Nursing handovers: do we really need them?

J Nurs Manag. 2004 Jan;12(1):37-42. doi: 10.1111/j.1365-2834.2004.00415.x.


Aim: This study attempts to address the content of nursing handover when compared with formal documentation sources.

Background: The nursing handover has attracted criticism in the literature in relation to its continuing role in modern nursing. Criticisms include those related to time expenditure, content, accuracy and the derogatory terms in which patients are sometimes being discussed.

Methods: Twenty-three handovers, covering all shifts, from one general medical ward were audio-taped. Their content was analysed and classified according to where, within a ward's documentation systems, the information conveyed could be located.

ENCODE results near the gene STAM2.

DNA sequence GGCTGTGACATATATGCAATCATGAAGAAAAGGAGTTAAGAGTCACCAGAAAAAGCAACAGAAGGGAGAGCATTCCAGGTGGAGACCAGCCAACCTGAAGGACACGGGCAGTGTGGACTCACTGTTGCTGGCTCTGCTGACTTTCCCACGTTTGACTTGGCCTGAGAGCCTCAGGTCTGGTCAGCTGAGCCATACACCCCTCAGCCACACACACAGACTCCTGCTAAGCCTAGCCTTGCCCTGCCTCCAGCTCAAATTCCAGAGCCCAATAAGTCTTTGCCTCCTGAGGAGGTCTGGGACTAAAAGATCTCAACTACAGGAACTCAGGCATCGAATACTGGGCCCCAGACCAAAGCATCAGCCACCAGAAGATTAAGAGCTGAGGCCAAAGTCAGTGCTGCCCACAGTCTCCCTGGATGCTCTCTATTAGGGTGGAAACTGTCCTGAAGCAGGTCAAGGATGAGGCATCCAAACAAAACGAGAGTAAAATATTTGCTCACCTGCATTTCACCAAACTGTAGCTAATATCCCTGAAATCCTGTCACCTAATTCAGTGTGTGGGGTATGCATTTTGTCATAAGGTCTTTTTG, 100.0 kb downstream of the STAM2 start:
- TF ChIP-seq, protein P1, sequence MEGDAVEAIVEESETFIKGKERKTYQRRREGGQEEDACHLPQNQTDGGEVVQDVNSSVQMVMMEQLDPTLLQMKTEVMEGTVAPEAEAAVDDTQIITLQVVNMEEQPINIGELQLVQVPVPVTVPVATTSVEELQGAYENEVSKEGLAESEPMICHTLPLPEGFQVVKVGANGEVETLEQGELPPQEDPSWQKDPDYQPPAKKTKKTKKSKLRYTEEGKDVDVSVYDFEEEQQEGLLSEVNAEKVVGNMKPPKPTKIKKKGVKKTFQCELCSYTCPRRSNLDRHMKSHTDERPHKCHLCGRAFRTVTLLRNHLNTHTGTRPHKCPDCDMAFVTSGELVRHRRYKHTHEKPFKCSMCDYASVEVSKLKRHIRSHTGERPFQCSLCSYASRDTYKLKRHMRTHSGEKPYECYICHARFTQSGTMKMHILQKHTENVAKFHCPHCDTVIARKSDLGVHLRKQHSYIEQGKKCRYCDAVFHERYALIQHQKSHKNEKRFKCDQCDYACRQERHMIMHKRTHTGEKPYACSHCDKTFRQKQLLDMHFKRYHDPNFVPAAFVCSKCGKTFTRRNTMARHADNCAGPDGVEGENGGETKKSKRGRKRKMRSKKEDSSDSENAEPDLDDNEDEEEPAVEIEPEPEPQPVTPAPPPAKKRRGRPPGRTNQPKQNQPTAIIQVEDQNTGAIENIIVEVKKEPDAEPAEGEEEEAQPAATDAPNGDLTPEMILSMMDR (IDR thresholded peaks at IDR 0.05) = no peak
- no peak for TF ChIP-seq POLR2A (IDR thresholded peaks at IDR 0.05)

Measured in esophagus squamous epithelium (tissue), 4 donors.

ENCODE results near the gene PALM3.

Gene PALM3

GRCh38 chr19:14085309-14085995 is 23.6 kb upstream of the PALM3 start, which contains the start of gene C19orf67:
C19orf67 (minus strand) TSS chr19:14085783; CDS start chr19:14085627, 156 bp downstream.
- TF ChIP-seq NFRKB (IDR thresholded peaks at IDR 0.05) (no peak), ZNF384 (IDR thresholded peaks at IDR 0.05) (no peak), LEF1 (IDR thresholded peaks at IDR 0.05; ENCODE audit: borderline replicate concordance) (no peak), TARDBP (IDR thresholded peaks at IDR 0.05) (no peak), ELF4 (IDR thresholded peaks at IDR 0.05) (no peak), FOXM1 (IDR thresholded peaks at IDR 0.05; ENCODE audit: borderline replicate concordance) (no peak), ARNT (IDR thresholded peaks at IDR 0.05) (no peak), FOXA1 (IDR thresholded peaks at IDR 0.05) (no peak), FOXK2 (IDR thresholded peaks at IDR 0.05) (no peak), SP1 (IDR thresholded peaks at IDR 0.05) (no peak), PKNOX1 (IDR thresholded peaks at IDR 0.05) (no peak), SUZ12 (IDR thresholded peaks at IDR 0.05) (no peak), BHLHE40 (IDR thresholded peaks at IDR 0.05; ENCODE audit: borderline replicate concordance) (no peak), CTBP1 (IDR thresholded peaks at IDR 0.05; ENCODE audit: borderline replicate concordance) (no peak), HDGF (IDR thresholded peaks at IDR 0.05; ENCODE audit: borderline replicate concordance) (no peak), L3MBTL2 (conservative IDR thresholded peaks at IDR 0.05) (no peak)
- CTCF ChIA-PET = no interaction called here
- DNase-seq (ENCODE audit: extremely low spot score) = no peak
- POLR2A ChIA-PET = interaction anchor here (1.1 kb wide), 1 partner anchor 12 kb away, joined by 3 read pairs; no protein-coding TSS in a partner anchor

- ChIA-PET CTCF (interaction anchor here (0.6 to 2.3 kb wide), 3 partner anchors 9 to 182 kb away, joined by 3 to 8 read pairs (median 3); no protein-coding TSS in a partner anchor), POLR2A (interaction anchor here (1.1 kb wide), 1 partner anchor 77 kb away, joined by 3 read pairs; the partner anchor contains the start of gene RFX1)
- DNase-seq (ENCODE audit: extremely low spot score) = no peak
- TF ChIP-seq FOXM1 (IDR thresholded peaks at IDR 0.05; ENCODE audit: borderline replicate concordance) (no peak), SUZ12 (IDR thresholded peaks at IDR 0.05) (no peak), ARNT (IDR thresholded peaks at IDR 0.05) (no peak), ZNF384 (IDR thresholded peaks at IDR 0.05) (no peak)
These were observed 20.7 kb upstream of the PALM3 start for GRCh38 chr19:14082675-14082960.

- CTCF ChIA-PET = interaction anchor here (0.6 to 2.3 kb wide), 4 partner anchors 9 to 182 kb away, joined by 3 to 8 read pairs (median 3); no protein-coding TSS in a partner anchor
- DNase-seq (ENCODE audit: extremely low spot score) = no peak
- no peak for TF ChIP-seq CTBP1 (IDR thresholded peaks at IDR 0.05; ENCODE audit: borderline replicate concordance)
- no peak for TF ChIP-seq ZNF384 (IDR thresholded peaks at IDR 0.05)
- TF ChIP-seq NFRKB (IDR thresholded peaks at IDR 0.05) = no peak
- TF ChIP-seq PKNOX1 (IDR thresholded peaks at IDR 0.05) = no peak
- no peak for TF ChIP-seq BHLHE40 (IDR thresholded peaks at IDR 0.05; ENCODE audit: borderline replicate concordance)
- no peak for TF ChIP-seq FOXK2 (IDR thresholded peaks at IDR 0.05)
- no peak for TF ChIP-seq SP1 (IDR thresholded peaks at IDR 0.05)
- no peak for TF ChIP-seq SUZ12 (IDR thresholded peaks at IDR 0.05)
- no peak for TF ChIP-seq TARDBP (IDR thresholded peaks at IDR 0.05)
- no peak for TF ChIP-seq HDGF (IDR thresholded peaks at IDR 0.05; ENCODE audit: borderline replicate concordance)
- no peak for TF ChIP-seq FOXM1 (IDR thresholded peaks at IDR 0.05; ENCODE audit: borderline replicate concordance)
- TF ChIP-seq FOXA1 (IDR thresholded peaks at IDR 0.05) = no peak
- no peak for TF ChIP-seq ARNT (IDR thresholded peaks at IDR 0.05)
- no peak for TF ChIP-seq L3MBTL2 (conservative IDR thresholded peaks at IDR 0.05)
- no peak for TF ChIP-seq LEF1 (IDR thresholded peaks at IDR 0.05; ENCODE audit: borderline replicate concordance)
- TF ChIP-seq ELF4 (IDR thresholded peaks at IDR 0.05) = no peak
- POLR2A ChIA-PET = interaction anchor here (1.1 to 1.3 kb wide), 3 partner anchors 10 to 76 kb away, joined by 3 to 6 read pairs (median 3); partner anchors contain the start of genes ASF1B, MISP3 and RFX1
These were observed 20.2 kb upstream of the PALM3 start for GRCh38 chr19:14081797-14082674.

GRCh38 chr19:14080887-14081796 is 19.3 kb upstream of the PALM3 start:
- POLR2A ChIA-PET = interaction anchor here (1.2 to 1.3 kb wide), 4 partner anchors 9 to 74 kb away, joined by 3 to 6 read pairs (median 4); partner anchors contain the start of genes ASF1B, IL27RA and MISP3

Findings: Results showed that almost 84.6% of information discussed could be located within existing ward documentation structures and 9.5% of information discussed was not relevant to ongoing patient care. Only 5.9% of handover content involved discussions related to ongoing care or ward management issues that could not be recorded in an existing documentation source.

Limitations: The results of this study are representative of only one ward in one Australian Hospital. Specific documentation sources were also not checked to determine their content.

Conclusion: Streamlining the nursing handover may improve the quality of the information presented and reduce the amount of time spent in handover.

MeSH terms

  • Communication*
  • Continuity of Patient Care*
  • Humans
  • New South Wales
  • Nursing Records*
  • Nursing Staff, Hospital / organization & administration*
  • Patient Care Planning*
  • Qualitative Research